Oct. 5, 1961
BIOSYNTHESIS OF OPIUMALKALOIDS
DEPARTMENT OF CHEMISTRY AND LAWRENCE RADIATION LABORATORY, UNIVERSITY OF CALIFORNIA, BERKELEY,CALIFORNIA]
The Biosynthesis of Opium Alkaloids. Alkaloid Interconversions in Papaucr sornniferurn and P. orientalel BY FRANK R. STERMITZ AND HENRYRAPOPORT RECEIVED APRIL 15, 1961 The observation has been made that among hydrophenanthrene alkaloids in Papaveraceae (a) thebaine is the most widely occurring and (b) thebaine is the most rapidly formed, and with the highest specific activity, when “CO, is fed. The primary role of thebaine has been further corroborated by feeding experiments with P. somnqerum using radioactive thebaine, codeine and morphine, in which it is found that thebaine is converted t o codeine and morphine, codeine is converted to morphine,.and no other conversions take place within this group. Also, in P. orientale, thebaine appears to be converted t o oripavme. This establishes thebaine as the precursor of the other hydrophenanthrene alkaloids and 0-demethylation as an important biosynthetic pathway. Comparison of specific activities of fed and recovered thebaine indicates a rapid synthesis and transformation and an important role in the plant’s economy for this alkaloid. Various biogenetic proposals are reviewed in the light of these findings.
Introduction Although many experiments on radioactive amino acid incorporation into alkaloids have been conducted in the past decade,2 little attention has been directed toward establishing interrelationships among the various alkaloids themselves.s In a previous r e p ~ r t ,we ~ presented the first experimental evidence for an interconversion series in the biosynthesis of the opium alkaloids, and now we wish to present evidence which, together with the previous workI4 constitutes proof of the proposed interrelationships.5 Comparative rates of l4COZ incorporation indicated that, in Papaver somniferum, thebaine (Ia) is the first hydrophenanthrene alkaloid formed and is converted by successive 0-demethylations to codeine (IIa) and finally t o morphine (IIb). This proposal was also supported by the fact that morphine, codeine and oripavine (Ib) are found in a number of species of Papaveraceae, but only together with thebaine, while the converse is not true. These relationships are shown in Table I.e TABLE I OPIUMALKALOIDSIN PAPAVERACEAE Species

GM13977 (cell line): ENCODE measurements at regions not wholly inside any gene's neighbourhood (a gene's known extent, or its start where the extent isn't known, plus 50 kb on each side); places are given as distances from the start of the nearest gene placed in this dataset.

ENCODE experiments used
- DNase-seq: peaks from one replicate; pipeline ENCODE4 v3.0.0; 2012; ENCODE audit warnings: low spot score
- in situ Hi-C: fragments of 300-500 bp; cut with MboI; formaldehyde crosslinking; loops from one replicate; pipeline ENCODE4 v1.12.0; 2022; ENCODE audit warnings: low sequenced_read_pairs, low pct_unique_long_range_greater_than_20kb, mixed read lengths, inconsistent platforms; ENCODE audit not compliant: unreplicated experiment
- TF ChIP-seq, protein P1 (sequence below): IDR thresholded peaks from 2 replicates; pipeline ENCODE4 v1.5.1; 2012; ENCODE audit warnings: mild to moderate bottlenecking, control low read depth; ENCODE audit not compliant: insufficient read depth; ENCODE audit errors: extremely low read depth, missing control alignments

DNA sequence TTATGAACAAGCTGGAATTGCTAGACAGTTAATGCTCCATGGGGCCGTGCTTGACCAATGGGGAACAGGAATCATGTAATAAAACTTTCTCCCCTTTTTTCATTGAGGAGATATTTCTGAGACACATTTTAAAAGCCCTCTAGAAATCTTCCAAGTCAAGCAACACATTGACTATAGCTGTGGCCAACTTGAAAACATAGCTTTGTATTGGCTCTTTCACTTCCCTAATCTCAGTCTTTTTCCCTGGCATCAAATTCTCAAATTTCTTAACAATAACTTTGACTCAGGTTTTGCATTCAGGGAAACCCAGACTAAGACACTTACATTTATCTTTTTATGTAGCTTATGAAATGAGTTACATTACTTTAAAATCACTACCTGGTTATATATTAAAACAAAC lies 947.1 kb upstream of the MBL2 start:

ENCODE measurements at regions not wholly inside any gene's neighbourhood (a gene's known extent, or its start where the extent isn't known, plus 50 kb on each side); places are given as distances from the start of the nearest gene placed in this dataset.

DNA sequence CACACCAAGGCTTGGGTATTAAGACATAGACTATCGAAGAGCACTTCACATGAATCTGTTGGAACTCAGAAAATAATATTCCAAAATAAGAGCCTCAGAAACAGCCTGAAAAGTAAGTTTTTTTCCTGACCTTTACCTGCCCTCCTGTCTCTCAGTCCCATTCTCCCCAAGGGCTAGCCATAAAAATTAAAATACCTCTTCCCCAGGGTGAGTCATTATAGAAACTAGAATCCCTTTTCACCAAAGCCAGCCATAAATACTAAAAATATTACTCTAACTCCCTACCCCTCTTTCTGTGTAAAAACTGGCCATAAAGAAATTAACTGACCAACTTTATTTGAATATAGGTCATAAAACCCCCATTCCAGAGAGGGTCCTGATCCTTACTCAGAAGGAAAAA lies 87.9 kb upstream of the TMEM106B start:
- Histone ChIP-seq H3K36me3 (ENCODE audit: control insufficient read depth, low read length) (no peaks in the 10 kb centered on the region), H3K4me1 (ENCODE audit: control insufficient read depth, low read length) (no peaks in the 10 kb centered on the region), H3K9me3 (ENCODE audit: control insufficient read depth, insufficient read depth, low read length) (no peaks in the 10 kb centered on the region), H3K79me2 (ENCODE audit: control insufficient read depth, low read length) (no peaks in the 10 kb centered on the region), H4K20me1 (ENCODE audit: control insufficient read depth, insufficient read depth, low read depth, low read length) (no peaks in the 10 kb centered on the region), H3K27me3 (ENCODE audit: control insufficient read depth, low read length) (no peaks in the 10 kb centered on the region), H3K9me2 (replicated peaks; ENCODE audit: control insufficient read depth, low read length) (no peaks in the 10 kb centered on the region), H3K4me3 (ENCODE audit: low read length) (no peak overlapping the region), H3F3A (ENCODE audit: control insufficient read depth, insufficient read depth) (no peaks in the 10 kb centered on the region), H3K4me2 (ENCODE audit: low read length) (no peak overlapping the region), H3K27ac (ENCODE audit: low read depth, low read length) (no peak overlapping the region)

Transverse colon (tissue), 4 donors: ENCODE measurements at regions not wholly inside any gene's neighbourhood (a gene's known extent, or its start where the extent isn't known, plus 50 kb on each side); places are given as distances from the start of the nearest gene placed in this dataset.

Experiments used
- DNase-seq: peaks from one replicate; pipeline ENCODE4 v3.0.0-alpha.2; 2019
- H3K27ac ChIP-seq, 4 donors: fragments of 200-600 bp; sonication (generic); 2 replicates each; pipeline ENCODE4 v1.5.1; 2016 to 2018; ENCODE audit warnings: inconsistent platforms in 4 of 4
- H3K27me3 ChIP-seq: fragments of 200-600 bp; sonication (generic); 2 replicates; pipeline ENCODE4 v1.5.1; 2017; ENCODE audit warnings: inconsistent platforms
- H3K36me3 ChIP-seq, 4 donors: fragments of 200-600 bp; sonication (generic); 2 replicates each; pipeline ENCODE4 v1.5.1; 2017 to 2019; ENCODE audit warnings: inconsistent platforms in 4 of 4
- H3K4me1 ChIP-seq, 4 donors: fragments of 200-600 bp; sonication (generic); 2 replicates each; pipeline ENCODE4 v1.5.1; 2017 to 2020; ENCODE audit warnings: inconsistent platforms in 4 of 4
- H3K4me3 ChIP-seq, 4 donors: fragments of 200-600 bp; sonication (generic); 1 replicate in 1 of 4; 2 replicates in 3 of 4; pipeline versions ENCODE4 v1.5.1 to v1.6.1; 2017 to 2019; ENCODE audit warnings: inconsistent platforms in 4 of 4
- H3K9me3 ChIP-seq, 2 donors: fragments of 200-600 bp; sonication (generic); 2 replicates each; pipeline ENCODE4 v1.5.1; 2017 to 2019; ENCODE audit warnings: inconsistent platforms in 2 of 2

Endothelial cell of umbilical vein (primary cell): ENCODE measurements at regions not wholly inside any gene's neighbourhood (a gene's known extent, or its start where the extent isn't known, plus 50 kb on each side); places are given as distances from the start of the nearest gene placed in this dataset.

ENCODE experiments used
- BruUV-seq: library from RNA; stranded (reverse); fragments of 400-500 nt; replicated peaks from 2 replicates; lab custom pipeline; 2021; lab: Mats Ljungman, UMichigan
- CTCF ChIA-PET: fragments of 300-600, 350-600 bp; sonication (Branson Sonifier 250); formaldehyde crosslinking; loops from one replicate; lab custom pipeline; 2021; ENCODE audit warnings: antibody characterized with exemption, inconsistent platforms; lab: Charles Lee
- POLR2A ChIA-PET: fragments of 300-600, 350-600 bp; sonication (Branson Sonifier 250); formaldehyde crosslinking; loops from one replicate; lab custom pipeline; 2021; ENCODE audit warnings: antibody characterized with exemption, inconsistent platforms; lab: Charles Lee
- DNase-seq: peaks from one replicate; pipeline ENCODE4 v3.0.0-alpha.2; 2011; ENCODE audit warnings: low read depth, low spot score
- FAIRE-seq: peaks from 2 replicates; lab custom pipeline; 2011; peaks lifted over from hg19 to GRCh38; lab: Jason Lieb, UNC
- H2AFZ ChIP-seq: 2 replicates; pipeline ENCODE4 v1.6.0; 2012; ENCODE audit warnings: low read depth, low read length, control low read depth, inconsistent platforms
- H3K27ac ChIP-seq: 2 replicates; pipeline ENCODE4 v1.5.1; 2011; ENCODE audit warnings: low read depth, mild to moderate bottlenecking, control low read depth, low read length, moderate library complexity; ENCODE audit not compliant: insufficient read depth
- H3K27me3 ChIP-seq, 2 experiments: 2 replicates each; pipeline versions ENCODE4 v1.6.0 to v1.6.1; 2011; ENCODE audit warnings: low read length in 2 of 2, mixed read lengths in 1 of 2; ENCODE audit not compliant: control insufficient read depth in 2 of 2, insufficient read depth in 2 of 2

+ + + + - + - + -
+ + + + + +
P. somniferum L. P. setigerum D.C.” P . orientale L? P . bracteatum Lindl: P . strigosum Schur.d - P. intermedium 0. ktze.d Asahima, T. Kawatani, hf. Duo and S. Fujita, Bull. Narcotics, U. N . Dept. Social Affairs, 7, N o . 2, 20 (1957). b R . A. Konovalova, C. Yunusov and A. P. Orekhov, Ber., 68B,2158 (1935). R. A. Konovalova and U. V. Kiselev, Zhur. Obshchei Chim., 18, 855 (1948). F. Santavy, M. Maturova, A . Nemeckova, H. B. Schroter, H. Potesilova and V1. Preininger, Planta hled., 8, 167 (1960). (1
(1) The work described in this paper was sponsored in part by the United States Atomic Energy Commission and Grant B-570 from the National Institute of h’eurological Diseases and Blindness, Public Health Service. (2) For a listing of some recent reviews, see footnote 2 in ref. 4. (3) See, however, (a) H. Birecka and T. Sebyla, Bull. acad. golon. sci., Scr. sci. biol., 8 , 183 (19601,and previous papers; (b) A. Romeikc, Nafurwisscnschaffen,47, 64 (1960); (c) T. C. Tso and R. N. Jeffrey, Arch. Bwchem. Biophrs., 80, 46 (19591,and previous papers. (4) H. Rapoport, F. R . Stermitz and D. R. Baker, J . A m . Chem. Sac. 8 2 , 2765 (1960). (5) A preliminary report of a portion of this work has appeared: F. R. Stermitz and H. Rapoport, Nature, 189, 310 (1861).